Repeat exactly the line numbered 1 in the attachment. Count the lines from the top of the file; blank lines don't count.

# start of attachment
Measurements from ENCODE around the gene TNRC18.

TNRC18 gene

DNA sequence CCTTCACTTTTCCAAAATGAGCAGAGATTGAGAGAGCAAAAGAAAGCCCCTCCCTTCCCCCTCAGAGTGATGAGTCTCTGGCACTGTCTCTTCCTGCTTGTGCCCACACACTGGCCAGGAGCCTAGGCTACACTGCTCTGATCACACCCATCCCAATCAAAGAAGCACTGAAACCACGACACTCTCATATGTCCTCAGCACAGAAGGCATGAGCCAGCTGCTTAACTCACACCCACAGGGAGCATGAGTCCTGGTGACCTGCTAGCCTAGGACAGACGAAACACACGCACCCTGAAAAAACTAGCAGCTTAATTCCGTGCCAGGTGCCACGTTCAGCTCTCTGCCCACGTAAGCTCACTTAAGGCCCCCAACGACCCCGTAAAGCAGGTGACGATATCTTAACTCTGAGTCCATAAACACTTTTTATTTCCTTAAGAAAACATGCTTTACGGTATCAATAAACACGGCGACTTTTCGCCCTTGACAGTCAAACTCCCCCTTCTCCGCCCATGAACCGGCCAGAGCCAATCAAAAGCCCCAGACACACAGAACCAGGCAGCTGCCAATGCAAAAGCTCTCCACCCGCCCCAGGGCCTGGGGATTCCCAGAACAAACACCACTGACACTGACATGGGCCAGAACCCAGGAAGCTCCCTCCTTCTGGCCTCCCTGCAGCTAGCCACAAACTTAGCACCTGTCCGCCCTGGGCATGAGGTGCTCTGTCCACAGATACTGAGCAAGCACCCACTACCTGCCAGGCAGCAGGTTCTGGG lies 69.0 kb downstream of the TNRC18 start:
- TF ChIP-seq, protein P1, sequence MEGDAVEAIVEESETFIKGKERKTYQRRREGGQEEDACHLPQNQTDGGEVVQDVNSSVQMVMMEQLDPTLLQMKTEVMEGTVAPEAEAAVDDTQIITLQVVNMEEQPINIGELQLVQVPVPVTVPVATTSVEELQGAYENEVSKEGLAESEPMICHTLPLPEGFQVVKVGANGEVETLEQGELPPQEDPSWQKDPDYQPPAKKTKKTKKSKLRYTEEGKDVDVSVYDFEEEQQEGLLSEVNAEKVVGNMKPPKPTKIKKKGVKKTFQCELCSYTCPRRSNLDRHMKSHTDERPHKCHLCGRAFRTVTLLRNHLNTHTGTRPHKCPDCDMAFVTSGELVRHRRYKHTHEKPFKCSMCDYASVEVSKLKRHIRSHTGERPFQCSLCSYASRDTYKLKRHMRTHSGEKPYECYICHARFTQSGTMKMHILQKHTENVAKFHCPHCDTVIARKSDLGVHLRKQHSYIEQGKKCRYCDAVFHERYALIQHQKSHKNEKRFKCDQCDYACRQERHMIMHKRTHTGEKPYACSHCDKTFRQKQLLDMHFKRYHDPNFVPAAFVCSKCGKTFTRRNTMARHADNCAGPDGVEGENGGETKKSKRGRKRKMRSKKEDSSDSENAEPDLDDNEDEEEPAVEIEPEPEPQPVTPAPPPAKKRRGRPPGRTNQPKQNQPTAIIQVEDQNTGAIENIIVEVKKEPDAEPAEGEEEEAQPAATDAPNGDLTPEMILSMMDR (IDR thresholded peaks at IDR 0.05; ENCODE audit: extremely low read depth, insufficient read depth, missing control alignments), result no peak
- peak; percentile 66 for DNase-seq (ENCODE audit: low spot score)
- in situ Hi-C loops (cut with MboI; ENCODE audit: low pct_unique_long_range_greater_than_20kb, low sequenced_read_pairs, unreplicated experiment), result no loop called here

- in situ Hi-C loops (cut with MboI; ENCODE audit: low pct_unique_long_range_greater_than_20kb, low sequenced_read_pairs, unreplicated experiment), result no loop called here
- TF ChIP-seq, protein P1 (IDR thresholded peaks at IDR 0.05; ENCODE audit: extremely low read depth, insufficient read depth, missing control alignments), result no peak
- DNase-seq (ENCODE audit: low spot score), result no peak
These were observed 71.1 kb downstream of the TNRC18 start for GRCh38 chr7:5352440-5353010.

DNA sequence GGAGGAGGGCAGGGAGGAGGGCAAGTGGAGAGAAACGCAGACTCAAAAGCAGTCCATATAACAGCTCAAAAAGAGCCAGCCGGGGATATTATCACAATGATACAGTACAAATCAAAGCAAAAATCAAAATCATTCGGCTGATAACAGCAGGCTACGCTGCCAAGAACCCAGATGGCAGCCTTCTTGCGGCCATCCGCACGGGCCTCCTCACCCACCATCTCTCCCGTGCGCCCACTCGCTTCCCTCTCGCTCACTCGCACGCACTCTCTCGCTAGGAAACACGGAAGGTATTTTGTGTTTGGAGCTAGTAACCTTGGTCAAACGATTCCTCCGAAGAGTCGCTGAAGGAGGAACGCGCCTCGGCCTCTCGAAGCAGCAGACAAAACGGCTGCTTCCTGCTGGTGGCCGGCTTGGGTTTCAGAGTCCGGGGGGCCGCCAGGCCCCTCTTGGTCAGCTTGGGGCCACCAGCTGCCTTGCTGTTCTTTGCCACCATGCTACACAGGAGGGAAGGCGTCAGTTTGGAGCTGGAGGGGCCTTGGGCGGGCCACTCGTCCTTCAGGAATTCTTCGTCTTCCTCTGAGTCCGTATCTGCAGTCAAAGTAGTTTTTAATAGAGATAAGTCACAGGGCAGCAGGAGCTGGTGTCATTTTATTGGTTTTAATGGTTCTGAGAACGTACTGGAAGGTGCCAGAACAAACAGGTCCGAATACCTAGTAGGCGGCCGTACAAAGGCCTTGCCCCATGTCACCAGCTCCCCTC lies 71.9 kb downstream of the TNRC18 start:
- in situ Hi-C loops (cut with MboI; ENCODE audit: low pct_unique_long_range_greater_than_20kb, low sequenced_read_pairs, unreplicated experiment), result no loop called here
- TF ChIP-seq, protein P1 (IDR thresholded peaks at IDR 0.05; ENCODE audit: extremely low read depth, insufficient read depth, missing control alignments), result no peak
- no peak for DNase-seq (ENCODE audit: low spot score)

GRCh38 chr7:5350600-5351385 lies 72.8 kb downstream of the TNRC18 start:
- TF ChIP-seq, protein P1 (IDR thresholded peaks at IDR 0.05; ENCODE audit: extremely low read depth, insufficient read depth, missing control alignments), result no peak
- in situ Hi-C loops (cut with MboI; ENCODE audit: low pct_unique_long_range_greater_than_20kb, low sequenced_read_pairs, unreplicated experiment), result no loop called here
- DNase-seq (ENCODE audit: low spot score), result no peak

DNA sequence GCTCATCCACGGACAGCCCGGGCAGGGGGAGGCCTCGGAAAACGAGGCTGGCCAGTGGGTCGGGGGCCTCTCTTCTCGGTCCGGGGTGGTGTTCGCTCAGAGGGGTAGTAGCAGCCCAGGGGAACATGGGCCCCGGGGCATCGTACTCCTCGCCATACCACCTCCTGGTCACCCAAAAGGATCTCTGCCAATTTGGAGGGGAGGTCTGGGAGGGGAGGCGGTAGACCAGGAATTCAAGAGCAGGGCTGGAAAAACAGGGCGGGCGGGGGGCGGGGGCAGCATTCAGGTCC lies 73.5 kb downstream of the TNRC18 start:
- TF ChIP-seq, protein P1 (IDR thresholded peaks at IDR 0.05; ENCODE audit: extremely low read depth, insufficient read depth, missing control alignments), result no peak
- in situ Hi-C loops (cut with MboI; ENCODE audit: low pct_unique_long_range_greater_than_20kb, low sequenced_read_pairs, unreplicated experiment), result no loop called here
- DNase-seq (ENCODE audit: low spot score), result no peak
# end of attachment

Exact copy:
Measurements from ENCODE around the gene TNRC18.